The EU Court of Auditors (ECA) released its audit of the EU’s efforts to protect biodiversity and address climate change in EU forests - Support for biodiversity and climate change in EU forests: positive but limited results, on 4 October 2021. The findings indicate the need to improve measuring and act on the biodiversity and climate change effects of forestry. And there are legislative chances to do so on the horizon.
Against the backdrop of the EU’s Habitats and Birds directives, the ECA found that the Commission’s strategies to boost the poor conservation and biodiversity status of EU forests were problematic as they failed to set specific objectives or targets for biodiversity or forest health. Member States frequently delay or inappropriately define their conservation measures, and the quality of these is often poor. Covering only 23 per cent of EU forests, Natura 2000’s impact is limited by its size.
Forests are increasingly implicated in climate change policies and in renewable energy and Land Use, Land Use Change and Forestry (LULUCF) rules, the ECA found, but efforts to adapt forests to climate change or to set ecological constraints on using forests for energy have been hindered by lack of knowledge and information, and are less well developed as a result.
The ECA pointed out that the rules of the European Agricultural Fund for Rural Development (EAFRD), the body charged with channelling EU financial support toward forestry-related climate change and biodiversity actions, fail to guarantee protective outcomes; legislative proposals for the post-2020 Common Agricultural Policy (CAP) give Member States still greater flexibility with regard to forestry schemes, so are unlikely to help.
A clear picture is difficult to obtain, the ECA states; the common EU monitoring system does not measure the biodiversity and climate change effects of forestry measures.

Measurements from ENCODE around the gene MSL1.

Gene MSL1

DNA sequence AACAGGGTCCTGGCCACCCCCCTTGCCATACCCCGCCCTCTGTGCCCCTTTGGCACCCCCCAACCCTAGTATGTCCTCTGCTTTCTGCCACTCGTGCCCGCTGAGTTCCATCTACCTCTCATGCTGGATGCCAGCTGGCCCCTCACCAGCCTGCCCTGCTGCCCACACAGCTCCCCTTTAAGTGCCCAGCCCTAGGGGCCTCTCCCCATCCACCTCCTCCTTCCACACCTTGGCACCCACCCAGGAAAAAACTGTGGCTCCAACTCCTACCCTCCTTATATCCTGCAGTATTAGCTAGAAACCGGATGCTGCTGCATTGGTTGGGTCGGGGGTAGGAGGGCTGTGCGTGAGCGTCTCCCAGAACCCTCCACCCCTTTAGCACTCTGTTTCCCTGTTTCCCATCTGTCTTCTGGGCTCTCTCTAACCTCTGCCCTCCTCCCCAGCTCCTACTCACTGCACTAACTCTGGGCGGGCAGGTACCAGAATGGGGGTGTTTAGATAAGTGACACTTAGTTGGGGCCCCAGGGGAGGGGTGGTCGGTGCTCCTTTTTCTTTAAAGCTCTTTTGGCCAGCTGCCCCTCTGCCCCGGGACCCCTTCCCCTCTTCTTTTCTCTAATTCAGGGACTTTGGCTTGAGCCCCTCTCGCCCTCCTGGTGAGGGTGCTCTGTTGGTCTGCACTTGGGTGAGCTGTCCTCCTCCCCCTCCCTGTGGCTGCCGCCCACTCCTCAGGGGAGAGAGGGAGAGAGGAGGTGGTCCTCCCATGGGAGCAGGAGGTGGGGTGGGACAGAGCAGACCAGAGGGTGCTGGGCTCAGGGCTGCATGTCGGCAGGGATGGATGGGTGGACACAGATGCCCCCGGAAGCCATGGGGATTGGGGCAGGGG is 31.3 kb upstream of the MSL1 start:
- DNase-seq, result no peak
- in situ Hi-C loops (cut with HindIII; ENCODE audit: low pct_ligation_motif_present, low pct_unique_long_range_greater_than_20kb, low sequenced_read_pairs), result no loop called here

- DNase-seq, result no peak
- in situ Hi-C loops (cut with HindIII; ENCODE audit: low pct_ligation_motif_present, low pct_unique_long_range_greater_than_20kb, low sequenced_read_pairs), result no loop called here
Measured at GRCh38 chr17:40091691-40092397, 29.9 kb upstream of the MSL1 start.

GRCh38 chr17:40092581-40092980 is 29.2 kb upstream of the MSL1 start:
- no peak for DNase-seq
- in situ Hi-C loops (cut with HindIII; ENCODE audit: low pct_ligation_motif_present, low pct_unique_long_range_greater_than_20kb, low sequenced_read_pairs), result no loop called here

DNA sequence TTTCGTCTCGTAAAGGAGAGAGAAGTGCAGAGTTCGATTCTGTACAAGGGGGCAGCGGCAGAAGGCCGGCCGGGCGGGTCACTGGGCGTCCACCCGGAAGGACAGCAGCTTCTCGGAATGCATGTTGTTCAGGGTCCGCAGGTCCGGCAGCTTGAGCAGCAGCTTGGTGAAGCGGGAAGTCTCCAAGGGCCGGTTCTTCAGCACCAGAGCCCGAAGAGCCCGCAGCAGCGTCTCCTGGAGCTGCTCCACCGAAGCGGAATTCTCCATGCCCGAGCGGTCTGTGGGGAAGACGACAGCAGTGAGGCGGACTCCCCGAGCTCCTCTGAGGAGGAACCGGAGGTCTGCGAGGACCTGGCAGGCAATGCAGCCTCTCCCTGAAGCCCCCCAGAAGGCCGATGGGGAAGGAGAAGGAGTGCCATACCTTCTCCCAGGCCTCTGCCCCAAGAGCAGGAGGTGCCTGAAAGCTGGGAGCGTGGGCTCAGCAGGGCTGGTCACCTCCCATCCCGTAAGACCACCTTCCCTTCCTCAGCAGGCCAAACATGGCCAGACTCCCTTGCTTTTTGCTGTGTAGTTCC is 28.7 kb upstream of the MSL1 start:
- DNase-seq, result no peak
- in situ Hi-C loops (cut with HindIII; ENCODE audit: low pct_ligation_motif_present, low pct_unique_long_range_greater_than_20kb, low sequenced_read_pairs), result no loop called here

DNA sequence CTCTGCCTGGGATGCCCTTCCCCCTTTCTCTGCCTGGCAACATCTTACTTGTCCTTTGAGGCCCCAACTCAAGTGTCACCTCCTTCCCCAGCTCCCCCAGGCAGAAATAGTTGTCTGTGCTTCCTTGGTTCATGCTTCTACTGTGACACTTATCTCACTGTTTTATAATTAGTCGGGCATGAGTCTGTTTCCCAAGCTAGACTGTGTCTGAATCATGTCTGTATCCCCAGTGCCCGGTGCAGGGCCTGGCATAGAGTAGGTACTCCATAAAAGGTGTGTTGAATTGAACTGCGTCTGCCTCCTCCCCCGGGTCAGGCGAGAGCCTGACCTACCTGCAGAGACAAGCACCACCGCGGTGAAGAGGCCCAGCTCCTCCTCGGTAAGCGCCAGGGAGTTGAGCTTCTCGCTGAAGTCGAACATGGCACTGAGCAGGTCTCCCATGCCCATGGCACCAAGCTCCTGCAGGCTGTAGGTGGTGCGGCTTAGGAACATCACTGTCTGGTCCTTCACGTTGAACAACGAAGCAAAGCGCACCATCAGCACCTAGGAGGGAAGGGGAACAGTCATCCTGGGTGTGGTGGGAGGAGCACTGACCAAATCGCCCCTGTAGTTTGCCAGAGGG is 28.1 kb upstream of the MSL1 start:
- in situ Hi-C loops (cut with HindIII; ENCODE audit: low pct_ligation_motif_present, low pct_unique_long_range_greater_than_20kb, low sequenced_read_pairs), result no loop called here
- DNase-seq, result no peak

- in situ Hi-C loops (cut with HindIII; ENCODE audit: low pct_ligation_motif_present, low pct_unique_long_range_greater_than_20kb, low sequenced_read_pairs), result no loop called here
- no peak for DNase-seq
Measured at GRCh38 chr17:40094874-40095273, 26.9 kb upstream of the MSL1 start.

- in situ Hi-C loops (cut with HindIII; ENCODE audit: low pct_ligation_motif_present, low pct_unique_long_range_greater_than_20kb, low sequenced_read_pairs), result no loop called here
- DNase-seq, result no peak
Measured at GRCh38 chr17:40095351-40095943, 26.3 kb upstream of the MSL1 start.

“To improve forestry practices, you need to be able to monitor biodiversity – but the tools that EU currently has at its disposal are largely impotent to meet this critical challenge,” says Fern Forest and Climate campaigner Kelsey Perlman. “Fortunately, the EU recognises this, as within its Forest Strategy is a call for Forest Observation, Reporting and Data Collection framework legislation. Those Member States who currently oppose it should heed the Auditors’ clear finding that, without such a tool, the dire state of EU forests will not improve.”
The LULUCF Regulation and the Forest Observation, Reporting and Data Collection framework are important opportunities to improve the EU’s contribution to biodiversity and to tackling climate change in EU forests. The LULUCF review proposes amendments to monitor protected areas and land with high biodiversity value. The new Forest Observation framework legislation, expected next year, could build on this by defining additional indicators to monitor (such as deadwood and diversity of tree species).
To see where we are headed, the EU must be able to assess the impact of forest management practices; currently it cannot. The logical next step is to seize legislative opportunities to get this right, and address our data shortfalls.